Finally, we have our rest days. And I think you can guess what this will be.
Take this day to recover and let your body rest. Do not do any kind of upper body workouts on this rest day.
Now that we have covered the different days that you will be doing on this plan, let’s quickly cover how you are going to cycle them.
If you know anything about me, I like keeping things simple. That’s why all you will do is “rinse and repeat” with the three different days that we covered. This means:
Day 1: Max Rep
Day 2: Sporadic Push
Day 3: Rest
Pretty simple, right?
After day number 12 (which is a rest day), you will take another day rest on day 13 then take your pushup retest on day 14.
If you follow this simple format, you will be amazed at how easy it is to increase your pushup totals in just 2-weeks time.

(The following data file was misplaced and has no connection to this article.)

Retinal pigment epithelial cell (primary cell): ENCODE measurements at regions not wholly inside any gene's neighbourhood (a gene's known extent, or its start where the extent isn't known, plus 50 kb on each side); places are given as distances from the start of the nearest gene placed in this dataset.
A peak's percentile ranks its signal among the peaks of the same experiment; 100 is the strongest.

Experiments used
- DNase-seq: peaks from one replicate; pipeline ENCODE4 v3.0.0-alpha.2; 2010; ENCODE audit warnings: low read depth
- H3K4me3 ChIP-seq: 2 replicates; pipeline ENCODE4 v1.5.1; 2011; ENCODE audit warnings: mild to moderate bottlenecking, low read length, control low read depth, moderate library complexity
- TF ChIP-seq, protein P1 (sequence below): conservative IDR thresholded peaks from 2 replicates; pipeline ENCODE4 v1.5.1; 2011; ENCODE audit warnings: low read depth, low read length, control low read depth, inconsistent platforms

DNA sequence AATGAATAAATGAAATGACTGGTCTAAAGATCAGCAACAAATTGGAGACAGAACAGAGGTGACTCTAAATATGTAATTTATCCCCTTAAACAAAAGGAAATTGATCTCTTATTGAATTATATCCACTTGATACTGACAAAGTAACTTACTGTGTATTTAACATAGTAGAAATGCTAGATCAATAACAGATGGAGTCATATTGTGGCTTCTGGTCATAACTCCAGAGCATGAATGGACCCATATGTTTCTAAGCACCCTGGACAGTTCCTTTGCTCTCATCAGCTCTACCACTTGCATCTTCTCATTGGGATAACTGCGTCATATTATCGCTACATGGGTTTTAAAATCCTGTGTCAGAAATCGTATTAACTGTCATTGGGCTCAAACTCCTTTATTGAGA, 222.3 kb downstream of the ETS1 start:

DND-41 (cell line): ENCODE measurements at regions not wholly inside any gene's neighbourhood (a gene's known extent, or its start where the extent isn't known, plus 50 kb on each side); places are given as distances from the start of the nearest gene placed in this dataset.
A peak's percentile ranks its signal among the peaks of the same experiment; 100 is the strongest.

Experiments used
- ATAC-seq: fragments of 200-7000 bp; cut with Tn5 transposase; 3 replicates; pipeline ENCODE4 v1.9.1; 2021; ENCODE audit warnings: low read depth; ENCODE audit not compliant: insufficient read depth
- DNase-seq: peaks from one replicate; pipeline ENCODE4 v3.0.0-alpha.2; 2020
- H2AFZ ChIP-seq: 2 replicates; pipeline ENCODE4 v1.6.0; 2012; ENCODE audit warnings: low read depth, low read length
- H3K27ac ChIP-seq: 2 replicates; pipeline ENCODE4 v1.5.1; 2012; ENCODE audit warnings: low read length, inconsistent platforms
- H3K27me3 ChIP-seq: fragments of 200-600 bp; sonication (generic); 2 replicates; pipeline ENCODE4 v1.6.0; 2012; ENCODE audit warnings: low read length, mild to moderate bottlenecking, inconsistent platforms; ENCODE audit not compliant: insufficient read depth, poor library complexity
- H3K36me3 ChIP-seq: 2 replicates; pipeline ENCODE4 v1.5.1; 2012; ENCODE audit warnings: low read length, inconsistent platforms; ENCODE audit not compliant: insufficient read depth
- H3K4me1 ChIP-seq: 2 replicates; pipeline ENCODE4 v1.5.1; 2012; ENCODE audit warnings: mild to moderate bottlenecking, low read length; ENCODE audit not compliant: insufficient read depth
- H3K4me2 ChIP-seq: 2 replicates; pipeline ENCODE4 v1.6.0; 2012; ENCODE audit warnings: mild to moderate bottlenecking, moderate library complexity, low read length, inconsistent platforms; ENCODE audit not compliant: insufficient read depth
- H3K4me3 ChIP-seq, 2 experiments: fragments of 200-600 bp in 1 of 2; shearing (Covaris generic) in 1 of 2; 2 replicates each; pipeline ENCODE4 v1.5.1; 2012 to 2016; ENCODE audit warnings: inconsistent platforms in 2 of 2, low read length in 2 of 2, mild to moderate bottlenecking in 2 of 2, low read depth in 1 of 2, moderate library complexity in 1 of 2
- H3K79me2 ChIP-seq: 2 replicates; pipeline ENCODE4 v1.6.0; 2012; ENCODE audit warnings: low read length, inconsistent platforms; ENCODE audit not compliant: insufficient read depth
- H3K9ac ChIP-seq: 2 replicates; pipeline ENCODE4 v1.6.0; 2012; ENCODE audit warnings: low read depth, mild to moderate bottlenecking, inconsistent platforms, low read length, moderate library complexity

Write Your Numbers In The Comments Section Below
For those who are serious, I recommend repeating three 2-week cycles so that you can really see how much improvement you can make.
Having the goal of doubling or tripling your pushups or doing 50 or 100 straight, is a great way to keep you focused and motivated in your workouts.
And what’s great about this plan is that you can add it to any workout program you are currently on.
No need to drop everything and just do this. In fact, I encourage you to add this to your current workouts.
Do yourself a favor and take your pushup test today, then post your numbers in the comments section below. Then in 2-weeks, come back and share with us all the progress you made.
Push-ups are an amazing exercise for your chest, shoulders, arms, and core. But you want to make sure you stay balanced.